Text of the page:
Deep updates in the state of React components can be greatly simplified as well by using immer. Take for example the following onClick handlers (Try in codesandbox):

    /**
     * Classic React.setState with a deep merge
     */
    onBirthDayClick1 = () => {
        this.setState(prevState => ({
            user: {
                ...prevState.user,
                age: prevState.user.age + 1
            }
        }))
    }
    
    /**
     * ...But, since setState accepts functions,
     * we can just create a curried producer and further simplify!
     */
    onBirthDayClick2 = () => {
        this.setState(
            produce(draft => {
                draft.user.age += 1
            })
        )
    }
    

    Currying

    Passing a function as the first argument to produce is intended to be used for currying. This means that you get a pre-bound producer that only needs a state to produce the value from. The producer function gets passed in the draft and any further arguments that were passed to the curried function.

    For example:

    // mapper will be of signature (state, index) => state
    const mapper = produce((draft, index) => {
        draft.index = index
    })
    
    // example usage
    console.dir([{}, {}, {}].map(mapper))
    //[{index: 0}, {index: 1}, {index: 2}])
    

    This mechanism can also nicely be leveraged to further simplify our example reducer:

    import produce from 'immer'
    
    const byId = produce((draft, action) => {
      switch (action.type) {
        case RECEIVE_PRODUCTS:
          action.products.forEach(product => {
            draft[product.id] = product
          })
          return
        })
      }
    })
    

    Note that state is now factored out (the created reducer will accept a state, and invoke the bound producer with it).

    If you want to initialize an uninitialized state using this construction, you can do so by passing the initial state as second argument to produce:

    import produce from "immer"
    
    const byId = produce(
        (draft, action) => {
            switch (action.type) {
                case RECEIVE_PRODUCTS:
                    action.products.forEach(product => {
                        draft[product.id] = product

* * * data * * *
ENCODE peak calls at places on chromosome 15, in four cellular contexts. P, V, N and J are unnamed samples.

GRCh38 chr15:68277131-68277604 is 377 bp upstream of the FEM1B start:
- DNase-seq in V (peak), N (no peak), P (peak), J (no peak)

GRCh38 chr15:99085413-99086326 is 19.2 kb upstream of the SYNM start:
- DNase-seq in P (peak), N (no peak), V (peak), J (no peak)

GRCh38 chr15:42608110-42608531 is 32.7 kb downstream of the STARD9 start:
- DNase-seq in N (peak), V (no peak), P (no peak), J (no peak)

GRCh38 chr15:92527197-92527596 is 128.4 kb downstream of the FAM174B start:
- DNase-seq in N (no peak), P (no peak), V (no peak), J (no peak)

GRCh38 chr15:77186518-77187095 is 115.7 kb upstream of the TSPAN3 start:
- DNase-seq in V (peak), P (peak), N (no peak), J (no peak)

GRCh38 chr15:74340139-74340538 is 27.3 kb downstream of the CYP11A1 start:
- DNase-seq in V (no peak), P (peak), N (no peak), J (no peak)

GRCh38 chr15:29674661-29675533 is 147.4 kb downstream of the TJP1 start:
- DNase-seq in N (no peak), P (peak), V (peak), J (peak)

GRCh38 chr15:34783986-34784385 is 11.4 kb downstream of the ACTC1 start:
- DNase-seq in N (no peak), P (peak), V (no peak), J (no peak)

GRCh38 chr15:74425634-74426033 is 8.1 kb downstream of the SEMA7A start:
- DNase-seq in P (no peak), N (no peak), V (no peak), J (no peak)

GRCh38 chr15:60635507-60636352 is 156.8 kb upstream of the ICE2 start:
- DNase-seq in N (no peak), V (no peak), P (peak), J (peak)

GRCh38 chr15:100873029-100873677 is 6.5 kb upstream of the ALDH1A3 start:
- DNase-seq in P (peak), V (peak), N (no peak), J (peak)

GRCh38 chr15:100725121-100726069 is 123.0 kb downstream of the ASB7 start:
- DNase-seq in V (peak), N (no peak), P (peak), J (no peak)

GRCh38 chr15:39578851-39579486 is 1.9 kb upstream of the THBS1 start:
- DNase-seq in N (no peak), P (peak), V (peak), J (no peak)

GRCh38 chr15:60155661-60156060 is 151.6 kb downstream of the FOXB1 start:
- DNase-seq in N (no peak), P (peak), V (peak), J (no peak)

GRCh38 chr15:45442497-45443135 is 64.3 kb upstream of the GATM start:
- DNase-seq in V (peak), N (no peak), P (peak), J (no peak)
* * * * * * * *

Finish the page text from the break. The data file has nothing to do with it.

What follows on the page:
})
                    return
            }
        },
        {
            1: {id: 1, name: "product-1"}
        }
    )
    
    Fun with currying

    A random fun example just for inspiration: a neat trick is to turn Object.assign into a producer to create a "spread" function that is smarter than the normal spread operator, as it doesn't produce a new state if the result doesn't actually change (details & explanation). Quick example:

    import produce from "immer"
    const spread = produce(Object.assign)
    
    const base = {x: 1, y: 1}
    
    console.log({...base, y: 1}      === base) // false
    console.log(spread(base, {y: 1}) === base) // true! base is recycled as no actual new value was produced
    console.log(spread(base, {y: 2}) === base) // false, produced a new object as it should
    

    Patches

    During the run of a producer, Immer can record all the patches that would replay the changes made by the reducer. This is a very powerful tool if you want to fork your state temporarily and replay the changes to the original.

    Patches are useful in few scenarios:

    • To exchange incremental updates with other parties, for example over websockets
    • For debugging / traces, to see precisely how state is changed over time
    • As basis for undo/redo or as an approach to replay changes on a slightly different state tree

    To help with replaying patches, applyPatches comes in handy. Here is an example how patches could be used to record the incremental updates and (inverse) apply them:

    import produce, {applyPatches} from "immer"
    
    let state = {
        name: "Micheal",
        age: 32
    }
    
    // Let's assume the user is in a wizard, and we don't know whether
    // his changes should end up in the base state ultimately or not...
    let fork = state
    // all the changes the user made in the wizard
    let changes = []
    // the inverse of all the changes made in the wizard
    let inverseChanges = []
    
    fork = produce(
        fork,
        draft => {
            draft.age = 33
        },
        // The third argument to produce is a callback to which the patches will be fed
        (patches, inversePatches) => {
            changes.push(...patches)
            inverseChanges.push(...inversePatches)
        }
    )
    
    // In the meantime, our original state is replaced, as, for example,
    // some changes were received from the server
    state = produce(state, draft => {
        draft.name = "Michel"
    })
    
    // When the wizard finishes (successfully) we can replay the changes that were in the fork onto the *new* state!
    state = applyPatches(state, changes)
    
    // state now contains the changes from both code paths!
    expect(state).toEqual({
        name: "Michel", // changed by the server
        age: 33         // changed by the wizard
    })
    
    // Finally, even after finishing the wizard, the user might change his mind and undo his changes...
    state = applyPatches(state, inverseChanges)
    expect(state).toEqual({
        name: "Michel", // Not reverted